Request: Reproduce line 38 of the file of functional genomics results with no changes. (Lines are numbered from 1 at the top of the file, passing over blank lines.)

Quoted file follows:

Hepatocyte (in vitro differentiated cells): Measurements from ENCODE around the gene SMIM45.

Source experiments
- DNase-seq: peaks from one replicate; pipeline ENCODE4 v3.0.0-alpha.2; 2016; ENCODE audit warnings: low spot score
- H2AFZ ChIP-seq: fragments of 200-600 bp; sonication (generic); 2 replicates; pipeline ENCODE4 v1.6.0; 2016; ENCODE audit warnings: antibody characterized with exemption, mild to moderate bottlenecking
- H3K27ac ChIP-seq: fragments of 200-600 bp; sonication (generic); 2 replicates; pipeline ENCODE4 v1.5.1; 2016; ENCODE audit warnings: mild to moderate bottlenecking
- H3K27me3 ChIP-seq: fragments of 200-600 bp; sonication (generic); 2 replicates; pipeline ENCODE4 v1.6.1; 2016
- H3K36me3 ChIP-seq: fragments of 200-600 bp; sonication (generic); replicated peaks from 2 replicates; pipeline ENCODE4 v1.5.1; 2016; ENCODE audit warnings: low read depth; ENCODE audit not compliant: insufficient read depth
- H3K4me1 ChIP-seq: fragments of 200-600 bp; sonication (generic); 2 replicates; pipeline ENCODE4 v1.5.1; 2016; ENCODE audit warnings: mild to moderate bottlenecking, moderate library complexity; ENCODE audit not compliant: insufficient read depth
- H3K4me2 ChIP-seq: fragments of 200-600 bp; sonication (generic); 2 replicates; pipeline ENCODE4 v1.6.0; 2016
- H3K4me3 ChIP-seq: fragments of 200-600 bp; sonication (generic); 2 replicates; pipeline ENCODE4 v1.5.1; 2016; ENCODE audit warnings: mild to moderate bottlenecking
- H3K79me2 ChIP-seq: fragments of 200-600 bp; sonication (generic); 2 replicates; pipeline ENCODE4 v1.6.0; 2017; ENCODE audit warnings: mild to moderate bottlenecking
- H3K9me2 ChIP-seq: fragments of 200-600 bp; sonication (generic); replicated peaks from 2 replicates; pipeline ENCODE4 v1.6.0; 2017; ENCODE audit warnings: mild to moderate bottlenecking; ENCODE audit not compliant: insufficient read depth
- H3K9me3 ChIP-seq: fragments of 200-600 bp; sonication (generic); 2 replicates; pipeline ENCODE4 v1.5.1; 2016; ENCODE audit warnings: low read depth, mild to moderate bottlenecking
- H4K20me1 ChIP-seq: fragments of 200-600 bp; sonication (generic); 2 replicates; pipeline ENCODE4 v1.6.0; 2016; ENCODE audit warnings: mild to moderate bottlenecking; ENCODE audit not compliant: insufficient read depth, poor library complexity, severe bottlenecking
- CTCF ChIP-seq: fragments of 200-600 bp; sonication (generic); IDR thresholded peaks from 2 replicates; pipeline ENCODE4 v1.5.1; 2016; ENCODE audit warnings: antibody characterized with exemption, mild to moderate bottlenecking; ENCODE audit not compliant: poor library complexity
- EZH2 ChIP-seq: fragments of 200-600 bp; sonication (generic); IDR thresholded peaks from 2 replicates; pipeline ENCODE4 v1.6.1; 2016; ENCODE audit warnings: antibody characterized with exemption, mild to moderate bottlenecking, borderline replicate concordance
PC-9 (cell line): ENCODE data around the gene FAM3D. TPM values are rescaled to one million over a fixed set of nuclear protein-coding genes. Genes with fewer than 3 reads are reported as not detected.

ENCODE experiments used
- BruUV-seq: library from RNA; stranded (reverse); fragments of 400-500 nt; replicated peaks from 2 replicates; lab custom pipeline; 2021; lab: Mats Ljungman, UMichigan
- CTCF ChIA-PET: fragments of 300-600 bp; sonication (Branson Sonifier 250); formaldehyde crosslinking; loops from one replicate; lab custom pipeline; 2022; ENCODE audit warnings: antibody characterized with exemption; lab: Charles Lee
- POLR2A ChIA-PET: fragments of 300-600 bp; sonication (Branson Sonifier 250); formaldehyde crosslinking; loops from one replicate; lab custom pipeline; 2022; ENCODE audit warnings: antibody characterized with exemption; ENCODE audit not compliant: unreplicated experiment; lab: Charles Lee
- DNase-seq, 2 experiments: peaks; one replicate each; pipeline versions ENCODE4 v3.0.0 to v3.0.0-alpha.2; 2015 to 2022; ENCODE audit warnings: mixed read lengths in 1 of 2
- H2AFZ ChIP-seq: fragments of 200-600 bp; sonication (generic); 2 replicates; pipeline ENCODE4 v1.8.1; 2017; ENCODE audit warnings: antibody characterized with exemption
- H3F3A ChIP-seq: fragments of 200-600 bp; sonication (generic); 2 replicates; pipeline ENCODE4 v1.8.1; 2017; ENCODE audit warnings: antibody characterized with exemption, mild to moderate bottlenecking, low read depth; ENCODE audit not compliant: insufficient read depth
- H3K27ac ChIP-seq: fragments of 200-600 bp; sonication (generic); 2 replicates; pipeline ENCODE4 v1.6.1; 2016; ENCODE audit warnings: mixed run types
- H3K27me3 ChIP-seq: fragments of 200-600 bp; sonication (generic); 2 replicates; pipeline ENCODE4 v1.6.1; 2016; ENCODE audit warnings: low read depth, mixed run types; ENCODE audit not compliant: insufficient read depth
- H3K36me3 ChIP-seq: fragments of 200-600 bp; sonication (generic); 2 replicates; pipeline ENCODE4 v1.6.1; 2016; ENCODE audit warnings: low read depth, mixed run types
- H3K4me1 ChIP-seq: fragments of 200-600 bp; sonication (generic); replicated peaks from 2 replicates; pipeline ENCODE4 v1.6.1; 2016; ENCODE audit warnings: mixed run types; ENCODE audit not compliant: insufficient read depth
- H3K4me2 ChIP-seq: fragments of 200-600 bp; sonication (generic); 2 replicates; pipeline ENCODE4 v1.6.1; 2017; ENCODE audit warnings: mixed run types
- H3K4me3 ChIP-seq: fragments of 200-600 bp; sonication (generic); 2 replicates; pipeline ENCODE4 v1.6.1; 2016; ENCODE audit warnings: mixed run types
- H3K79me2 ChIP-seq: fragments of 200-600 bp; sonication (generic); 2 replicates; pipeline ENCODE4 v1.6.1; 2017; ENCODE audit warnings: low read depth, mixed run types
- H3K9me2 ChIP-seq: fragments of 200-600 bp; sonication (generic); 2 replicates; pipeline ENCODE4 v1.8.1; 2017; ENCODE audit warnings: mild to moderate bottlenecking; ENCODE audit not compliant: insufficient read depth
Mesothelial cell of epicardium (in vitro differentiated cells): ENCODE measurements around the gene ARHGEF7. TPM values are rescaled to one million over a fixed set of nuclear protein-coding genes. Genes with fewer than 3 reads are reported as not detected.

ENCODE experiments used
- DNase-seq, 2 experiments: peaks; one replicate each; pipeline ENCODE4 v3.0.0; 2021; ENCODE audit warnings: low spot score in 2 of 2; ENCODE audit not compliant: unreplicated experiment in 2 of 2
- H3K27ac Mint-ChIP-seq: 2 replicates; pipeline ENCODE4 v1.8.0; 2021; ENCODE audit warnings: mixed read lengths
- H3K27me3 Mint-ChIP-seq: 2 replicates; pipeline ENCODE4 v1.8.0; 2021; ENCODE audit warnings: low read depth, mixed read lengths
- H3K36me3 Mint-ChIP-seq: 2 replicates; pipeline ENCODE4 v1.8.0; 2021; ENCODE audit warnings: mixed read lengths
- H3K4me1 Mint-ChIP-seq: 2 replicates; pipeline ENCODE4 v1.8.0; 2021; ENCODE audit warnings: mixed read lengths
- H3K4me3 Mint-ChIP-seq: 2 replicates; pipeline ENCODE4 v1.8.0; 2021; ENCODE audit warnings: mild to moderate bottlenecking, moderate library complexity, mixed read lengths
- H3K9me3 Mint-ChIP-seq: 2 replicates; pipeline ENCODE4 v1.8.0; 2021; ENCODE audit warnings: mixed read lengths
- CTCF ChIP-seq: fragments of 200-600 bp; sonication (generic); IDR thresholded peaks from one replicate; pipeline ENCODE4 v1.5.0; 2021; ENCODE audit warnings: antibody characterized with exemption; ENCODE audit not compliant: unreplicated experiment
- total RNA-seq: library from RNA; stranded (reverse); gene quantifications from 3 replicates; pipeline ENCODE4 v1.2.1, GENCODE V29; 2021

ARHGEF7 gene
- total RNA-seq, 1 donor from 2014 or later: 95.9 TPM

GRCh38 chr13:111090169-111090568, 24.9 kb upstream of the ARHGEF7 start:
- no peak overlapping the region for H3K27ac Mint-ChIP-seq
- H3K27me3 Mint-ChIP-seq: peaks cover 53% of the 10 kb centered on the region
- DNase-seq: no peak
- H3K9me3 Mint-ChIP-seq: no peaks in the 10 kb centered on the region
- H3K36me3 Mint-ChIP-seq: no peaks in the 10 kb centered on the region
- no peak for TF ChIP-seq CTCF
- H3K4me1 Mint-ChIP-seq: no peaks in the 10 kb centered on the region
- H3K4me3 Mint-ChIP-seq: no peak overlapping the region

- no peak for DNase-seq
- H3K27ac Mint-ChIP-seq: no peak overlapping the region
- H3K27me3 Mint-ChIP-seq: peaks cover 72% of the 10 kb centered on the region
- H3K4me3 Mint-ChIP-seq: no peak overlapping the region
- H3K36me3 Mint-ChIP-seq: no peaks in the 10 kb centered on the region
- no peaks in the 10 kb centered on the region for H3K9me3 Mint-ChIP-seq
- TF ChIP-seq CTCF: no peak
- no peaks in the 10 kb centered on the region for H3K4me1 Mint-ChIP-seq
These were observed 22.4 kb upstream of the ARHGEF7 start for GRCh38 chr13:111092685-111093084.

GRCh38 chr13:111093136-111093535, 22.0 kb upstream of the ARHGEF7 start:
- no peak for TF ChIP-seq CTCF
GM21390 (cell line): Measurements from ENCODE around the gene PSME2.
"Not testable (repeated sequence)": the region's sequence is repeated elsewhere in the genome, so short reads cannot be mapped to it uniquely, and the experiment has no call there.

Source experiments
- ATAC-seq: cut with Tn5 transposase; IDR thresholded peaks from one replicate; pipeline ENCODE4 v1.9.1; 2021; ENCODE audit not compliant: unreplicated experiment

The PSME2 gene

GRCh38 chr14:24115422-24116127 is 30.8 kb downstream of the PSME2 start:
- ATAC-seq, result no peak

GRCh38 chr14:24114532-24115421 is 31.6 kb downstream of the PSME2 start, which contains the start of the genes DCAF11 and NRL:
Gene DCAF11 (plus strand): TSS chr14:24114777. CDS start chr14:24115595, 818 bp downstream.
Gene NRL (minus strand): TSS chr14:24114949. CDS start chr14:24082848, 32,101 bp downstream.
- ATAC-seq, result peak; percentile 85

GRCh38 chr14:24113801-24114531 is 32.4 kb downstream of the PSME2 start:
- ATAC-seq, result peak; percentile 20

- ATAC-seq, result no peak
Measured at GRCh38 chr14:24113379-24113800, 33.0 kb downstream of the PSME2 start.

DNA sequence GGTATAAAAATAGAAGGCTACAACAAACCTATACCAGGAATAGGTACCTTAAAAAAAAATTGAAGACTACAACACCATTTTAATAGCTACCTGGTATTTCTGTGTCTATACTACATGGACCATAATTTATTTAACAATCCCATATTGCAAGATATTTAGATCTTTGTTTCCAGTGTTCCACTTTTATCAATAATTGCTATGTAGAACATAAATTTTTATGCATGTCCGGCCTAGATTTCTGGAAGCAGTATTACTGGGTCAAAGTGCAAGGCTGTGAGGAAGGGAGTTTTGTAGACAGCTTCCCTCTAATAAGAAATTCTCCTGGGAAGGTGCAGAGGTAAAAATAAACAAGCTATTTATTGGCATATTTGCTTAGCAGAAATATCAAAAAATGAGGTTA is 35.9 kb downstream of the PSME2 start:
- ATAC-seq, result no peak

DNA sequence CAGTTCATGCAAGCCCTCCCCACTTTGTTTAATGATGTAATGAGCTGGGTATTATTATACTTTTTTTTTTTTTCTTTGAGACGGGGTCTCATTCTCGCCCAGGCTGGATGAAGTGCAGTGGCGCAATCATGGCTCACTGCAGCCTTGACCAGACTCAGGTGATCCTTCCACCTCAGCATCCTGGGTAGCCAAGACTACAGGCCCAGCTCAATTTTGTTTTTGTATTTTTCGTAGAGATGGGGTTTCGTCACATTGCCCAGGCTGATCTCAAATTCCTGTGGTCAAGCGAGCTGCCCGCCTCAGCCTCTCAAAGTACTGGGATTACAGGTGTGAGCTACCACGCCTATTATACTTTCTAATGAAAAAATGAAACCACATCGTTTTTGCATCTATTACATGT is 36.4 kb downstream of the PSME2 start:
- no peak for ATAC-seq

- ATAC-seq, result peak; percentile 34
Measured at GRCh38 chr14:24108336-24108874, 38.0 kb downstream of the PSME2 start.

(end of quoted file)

- H3K36me3 Mint-ChIP-seq: 2 replicates; pipeline ENCODE4 v1.8.0; 2021; ENCODE audit warnings: mixed read lengths